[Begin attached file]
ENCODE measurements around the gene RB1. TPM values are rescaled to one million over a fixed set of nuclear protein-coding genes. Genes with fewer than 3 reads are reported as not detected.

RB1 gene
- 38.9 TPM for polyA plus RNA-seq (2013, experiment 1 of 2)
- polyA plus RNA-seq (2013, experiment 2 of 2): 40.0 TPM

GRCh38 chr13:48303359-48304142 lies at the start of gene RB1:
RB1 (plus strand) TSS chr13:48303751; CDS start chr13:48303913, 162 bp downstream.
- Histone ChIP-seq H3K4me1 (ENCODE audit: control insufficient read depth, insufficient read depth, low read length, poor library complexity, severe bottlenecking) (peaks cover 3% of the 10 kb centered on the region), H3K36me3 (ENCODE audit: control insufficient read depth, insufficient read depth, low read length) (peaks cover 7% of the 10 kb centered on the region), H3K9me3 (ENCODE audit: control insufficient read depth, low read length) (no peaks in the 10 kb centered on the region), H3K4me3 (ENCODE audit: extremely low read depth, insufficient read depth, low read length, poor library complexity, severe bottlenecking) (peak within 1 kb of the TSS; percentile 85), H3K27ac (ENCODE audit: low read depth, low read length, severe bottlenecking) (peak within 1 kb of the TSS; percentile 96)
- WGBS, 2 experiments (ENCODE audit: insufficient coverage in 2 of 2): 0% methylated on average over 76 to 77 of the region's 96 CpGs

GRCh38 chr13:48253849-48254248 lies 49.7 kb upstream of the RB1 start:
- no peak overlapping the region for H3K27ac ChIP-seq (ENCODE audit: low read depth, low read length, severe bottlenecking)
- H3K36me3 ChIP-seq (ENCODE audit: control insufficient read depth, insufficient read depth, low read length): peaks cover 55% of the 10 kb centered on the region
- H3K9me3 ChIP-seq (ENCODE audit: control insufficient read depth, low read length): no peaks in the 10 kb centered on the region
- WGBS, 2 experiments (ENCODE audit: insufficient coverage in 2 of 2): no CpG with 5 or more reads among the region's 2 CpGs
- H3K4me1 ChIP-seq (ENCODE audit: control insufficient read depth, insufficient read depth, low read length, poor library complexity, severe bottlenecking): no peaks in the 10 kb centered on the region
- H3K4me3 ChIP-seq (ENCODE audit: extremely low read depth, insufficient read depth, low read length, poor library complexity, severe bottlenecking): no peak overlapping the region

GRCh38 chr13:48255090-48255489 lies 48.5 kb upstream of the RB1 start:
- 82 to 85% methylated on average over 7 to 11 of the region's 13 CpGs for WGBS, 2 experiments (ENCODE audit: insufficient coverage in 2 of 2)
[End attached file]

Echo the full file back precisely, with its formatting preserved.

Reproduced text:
ENCODE measurements around the gene RB1. TPM values are rescaled to one million over a fixed set of nuclear protein-coding genes. Genes with fewer than 3 reads are reported as not detected.

RB1 gene
- 38.9 TPM for polyA plus RNA-seq (2013, experiment 1 of 2)
- polyA plus RNA-seq (2013, experiment 2 of 2): 40.0 TPM

GRCh38 chr13:48303359-48304142 lies at the start of gene RB1:
RB1 (plus strand) TSS chr13:48303751; CDS start chr13:48303913, 162 bp downstream.
- Histone ChIP-seq H3K4me1 (ENCODE audit: control insufficient read depth, insufficient read depth, low read length, poor library complexity, severe bottlenecking) (peaks cover 3% of the 10 kb centered on the region), H3K36me3 (ENCODE audit: control insufficient read depth, insufficient read depth, low read length) (peaks cover 7% of the 10 kb centered on the region), H3K9me3 (ENCODE audit: control insufficient read depth, low read length) (no peaks in the 10 kb centered on the region), H3K4me3 (ENCODE audit: extremely low read depth, insufficient read depth, low read length, poor library complexity, severe bottlenecking) (peak within 1 kb of the TSS; percentile 85), H3K27ac (ENCODE audit: low read depth, low read length, severe bottlenecking) (peak within 1 kb of the TSS; percentile 96)
- WGBS, 2 experiments (ENCODE audit: insufficient coverage in 2 of 2): 0% methylated on average over 76 to 77 of the region's 96 CpGs

GRCh38 chr13:48253849-48254248 lies 49.7 kb upstream of the RB1 start:
- no peak overlapping the region for H3K27ac ChIP-seq (ENCODE audit: low read depth, low read length, severe bottlenecking)
- H3K36me3 ChIP-seq (ENCODE audit: control insufficient read depth, insufficient read depth, low read length): peaks cover 55% of the 10 kb centered on the region
- H3K9me3 ChIP-seq (ENCODE audit: control insufficient read depth, low read length): no peaks in the 10 kb centered on the region
- WGBS, 2 experiments (ENCODE audit: insufficient coverage in 2 of 2): no CpG with 5 or more reads among the region's 2 CpGs
- H3K4me1 ChIP-seq (ENCODE audit: control insufficient read depth, insufficient read depth, low read length, poor library complexity, severe bottlenecking): no peaks in the 10 kb centered on the region
- H3K4me3 ChIP-seq (ENCODE audit: extremely low read depth, insufficient read depth, low read length, poor library complexity, severe bottlenecking): no peak overlapping the region

GRCh38 chr13:48255090-48255489 lies 48.5 kb upstream of the RB1 start:
- 82 to 85% methylated on average over 7 to 11 of the region's 13 CpGs for WGBS, 2 experiments (ENCODE audit: insufficient coverage in 2 of 2)